• Emily Friedman deposited ENGL4160EA: Fall 2022: How Games Tell Stories on Humanities Commons 1 year, 9 months ago

    We are quickly approaching the 50th anniversary of Dungeons & Dragons, the 10th anniversaries of Twitch and Itch.io, and the ninth generation of video game consoles. The most successful TV/film Kickstarter of all time funded the animated series for D&D livestream Critical Role. Game Studies has existed as an interdisciplinary field for over three decades, withs its own subfields and debates.

    This course will explore games as storytelling devices. We’ll read academic articles, games journalism, and video reviews, and think about what makes for successful writing about games. We’ll think about the new narrative frames introduced by actual plays and livestreaming. We’ll think about games as transmedia phenomena, influencing and being influenced by television, film, comic books, and many other genres and modes. We’ll examine representation in games: both what is depicted and who creates them. And of course, share a lot of games, big and small, with one another.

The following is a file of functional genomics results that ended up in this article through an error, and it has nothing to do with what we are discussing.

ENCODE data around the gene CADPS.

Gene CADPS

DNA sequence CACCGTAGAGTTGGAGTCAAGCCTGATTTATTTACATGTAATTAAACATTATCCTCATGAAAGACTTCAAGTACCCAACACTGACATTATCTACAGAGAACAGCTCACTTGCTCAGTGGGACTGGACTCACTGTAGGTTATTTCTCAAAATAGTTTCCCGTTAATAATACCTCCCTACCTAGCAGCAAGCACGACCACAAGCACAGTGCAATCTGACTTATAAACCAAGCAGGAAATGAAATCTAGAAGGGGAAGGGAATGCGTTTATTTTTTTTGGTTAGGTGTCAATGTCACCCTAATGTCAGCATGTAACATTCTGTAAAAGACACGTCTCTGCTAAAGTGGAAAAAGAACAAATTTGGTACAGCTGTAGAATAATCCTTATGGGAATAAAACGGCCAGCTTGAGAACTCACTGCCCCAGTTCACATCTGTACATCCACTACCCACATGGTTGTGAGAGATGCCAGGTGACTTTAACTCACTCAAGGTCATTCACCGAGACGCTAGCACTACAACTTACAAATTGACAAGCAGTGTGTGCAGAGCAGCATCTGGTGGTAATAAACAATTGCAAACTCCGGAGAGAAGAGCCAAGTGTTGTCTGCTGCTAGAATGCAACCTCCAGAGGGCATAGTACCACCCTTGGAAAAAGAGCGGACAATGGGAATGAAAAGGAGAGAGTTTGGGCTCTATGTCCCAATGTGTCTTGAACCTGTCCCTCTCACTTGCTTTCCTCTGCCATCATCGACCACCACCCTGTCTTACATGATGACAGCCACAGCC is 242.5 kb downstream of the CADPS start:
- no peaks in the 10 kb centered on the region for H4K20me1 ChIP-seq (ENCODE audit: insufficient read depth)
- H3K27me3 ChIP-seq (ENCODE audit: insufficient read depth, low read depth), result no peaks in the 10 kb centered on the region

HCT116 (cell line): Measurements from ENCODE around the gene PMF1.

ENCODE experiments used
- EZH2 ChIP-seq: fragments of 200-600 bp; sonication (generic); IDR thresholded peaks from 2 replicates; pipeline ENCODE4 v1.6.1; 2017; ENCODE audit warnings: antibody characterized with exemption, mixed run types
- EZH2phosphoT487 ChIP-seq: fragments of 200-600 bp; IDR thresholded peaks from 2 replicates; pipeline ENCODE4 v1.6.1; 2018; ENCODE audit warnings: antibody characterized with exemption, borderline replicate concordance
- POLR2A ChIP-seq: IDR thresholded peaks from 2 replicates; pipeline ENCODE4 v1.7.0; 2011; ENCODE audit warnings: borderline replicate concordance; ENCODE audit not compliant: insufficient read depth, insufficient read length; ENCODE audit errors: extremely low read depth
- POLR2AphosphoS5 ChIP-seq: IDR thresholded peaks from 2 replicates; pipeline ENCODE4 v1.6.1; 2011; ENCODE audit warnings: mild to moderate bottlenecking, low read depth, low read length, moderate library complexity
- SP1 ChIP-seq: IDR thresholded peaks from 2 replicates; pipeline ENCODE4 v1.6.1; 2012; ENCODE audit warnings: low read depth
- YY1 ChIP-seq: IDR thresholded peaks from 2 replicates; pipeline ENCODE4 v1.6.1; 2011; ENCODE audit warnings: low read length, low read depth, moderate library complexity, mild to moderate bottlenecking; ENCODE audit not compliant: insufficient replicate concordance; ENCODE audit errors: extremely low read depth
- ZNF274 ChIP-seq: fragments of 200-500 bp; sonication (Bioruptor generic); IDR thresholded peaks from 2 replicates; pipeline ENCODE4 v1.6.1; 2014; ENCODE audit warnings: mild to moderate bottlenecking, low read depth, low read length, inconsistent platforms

Students will gain knowledge of the field of narratology (the study of the structure of stories) and how it related to ludology (the study of actions and events in games). In an active-learning classroom and in collaboration with the new RBD Library Innovation Commons, students will apply what they learn in practice as both makers and critics. No prior technical experience or console/specific platform is required.

    Class Guests included: Auburn Theatre alum and actor London Carlisle, artist/game designer Tim Hutchings, actor/writer Aabria Iyengar, critic Mx. Tiffany Leigh, scholar/designer Evan Torner, and actor/writer B. Dave Walters.